The process-driven practices of artist Laura Anderson Barbata engage a wide variety of platforms and geographies. Centered on issues of cultural diversity and sustainability, her work blends political activism, street theater, sculpture, and arts education. Since the early 1990s, Anderson Barbata has initiated projects with people living in the Amazon of Venezuela, Trinidad and Tobago, Mexico, Norway, and New York. The results of these collaborations range from public processional performances to artist books and handmade paper, textiles, garments, and the repatriation of an exploited 19th century Mexican woman. Over the years, Anderson Barbata’s art has brought public attention to several issues of civil, indigenous, and environmental rights.
Transcommunality focuses on five collaborations that Anderson Barbata has made across the Americas and presents them together for the first. It offers a space to contemplate ritual, folklore and impact of the natural environment on culture. It equally centers oral histories and the interdisciplinary academic thought that shapes Anderson Barbata’s engaging creations. Celebrating the human experience, Anderson Barbata’s globally diverse collaborators consciously revive intangible cultural heritage and resist homogenization by deploying skills inherent to the survival of their local expressions. Performance documentation and stunning garments throughout the museum invite onlookers to connect with the traditions of West Africa, the Amazon, Mexico, and the Caribbean while exploring visual narratives.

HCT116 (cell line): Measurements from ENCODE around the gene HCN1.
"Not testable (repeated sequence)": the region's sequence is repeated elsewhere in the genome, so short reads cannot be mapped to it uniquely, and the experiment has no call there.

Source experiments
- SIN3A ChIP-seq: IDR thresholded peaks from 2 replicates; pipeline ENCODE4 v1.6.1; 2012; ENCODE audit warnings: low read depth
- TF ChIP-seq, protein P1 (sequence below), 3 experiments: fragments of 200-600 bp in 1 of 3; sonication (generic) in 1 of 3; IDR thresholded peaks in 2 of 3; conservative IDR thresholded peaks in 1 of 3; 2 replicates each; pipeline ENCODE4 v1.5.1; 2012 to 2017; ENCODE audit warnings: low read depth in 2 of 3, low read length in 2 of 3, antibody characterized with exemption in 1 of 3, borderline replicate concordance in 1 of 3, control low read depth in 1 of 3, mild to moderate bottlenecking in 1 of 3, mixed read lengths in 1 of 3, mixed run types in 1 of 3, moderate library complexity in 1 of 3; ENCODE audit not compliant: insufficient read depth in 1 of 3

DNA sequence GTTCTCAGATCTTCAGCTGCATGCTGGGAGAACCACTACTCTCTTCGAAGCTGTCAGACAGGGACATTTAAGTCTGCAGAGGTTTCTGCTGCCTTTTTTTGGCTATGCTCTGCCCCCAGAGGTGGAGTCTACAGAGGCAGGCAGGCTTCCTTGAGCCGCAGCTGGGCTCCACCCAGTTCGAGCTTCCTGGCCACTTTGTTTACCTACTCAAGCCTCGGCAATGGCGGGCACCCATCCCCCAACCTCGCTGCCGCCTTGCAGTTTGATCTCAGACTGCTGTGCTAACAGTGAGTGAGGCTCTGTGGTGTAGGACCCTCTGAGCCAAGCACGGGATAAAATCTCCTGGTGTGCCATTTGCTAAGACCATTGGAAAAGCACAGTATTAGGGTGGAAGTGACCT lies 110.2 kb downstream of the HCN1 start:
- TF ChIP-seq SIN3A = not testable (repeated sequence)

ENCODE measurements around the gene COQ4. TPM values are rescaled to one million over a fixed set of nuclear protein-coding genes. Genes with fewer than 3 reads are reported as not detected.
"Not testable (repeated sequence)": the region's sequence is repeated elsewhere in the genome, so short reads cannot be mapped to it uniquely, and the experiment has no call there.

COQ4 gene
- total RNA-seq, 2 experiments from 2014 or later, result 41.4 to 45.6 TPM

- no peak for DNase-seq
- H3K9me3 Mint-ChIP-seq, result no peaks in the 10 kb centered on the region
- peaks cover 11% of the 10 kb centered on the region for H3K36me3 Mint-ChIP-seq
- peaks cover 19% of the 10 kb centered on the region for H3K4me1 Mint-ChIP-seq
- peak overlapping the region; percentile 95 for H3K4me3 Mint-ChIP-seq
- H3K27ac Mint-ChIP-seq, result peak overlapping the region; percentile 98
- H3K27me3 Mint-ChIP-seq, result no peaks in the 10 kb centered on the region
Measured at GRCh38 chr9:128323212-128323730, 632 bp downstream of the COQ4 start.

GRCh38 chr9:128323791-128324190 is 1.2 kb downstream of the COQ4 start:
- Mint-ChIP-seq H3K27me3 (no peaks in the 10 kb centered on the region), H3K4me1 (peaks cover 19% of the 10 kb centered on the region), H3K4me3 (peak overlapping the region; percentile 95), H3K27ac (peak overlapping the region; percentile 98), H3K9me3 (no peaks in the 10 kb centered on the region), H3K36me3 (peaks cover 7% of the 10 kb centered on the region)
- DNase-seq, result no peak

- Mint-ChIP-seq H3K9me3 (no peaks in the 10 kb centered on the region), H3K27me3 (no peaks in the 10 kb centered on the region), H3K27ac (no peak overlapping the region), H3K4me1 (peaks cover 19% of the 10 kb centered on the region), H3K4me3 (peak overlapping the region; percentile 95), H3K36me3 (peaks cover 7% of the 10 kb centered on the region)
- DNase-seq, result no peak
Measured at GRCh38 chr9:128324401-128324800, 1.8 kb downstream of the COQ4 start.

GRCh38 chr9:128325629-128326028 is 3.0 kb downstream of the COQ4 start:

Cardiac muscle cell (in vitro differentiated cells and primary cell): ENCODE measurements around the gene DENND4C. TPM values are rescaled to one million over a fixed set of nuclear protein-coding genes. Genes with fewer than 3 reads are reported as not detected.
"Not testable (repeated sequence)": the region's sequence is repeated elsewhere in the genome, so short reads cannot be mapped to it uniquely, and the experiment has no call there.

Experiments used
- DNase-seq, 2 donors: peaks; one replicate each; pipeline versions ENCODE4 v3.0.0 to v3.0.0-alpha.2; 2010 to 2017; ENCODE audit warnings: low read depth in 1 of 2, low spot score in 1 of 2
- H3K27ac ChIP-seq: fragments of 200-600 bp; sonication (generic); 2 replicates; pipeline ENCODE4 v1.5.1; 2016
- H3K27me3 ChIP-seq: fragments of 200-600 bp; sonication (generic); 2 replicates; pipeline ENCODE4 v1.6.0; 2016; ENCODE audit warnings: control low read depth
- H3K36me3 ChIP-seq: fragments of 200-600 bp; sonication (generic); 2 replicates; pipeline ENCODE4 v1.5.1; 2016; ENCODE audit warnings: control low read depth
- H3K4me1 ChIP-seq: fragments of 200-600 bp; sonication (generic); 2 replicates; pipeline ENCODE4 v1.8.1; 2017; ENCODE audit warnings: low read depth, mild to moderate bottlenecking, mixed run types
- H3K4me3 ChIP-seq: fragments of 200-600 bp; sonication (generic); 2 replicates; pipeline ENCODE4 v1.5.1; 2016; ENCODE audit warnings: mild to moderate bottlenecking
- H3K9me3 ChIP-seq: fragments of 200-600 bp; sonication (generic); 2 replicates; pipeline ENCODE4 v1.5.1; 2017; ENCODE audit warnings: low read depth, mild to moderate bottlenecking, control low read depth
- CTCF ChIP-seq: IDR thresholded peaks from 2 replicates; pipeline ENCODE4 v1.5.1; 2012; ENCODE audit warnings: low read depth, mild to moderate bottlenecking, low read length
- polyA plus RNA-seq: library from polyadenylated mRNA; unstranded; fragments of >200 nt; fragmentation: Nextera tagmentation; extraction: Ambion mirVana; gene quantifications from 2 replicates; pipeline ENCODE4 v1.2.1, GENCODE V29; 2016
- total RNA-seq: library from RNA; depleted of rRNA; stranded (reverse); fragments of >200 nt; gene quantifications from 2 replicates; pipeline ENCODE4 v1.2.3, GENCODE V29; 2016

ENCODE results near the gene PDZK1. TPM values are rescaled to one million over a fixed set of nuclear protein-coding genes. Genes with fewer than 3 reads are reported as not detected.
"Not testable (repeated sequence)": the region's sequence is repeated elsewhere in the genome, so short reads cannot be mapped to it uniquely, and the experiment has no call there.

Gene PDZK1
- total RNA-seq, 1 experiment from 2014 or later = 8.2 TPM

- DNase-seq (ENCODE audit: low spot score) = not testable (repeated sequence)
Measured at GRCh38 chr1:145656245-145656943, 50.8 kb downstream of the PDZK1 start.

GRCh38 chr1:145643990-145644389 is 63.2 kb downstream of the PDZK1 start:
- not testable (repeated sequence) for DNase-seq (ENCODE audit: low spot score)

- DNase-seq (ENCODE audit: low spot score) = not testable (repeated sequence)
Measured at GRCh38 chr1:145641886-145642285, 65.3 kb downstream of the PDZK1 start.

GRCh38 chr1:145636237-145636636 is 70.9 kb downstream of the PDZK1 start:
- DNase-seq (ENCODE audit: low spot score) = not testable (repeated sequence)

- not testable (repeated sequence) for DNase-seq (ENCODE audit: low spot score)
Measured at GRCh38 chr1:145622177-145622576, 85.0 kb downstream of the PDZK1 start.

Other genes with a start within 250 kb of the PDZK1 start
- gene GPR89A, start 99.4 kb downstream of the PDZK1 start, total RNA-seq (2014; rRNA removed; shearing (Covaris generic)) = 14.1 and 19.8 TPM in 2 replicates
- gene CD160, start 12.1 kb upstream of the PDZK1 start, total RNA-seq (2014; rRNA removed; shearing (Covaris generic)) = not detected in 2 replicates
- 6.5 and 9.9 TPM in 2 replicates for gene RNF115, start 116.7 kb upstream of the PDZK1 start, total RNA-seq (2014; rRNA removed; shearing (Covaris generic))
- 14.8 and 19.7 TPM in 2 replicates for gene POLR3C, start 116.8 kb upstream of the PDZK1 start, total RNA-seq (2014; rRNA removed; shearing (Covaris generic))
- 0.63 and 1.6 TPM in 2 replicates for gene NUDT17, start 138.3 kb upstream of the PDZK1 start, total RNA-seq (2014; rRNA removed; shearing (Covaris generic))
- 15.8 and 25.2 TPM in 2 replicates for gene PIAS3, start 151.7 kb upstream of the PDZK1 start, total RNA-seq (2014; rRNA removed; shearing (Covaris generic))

Artist: Laura Anderson Barbata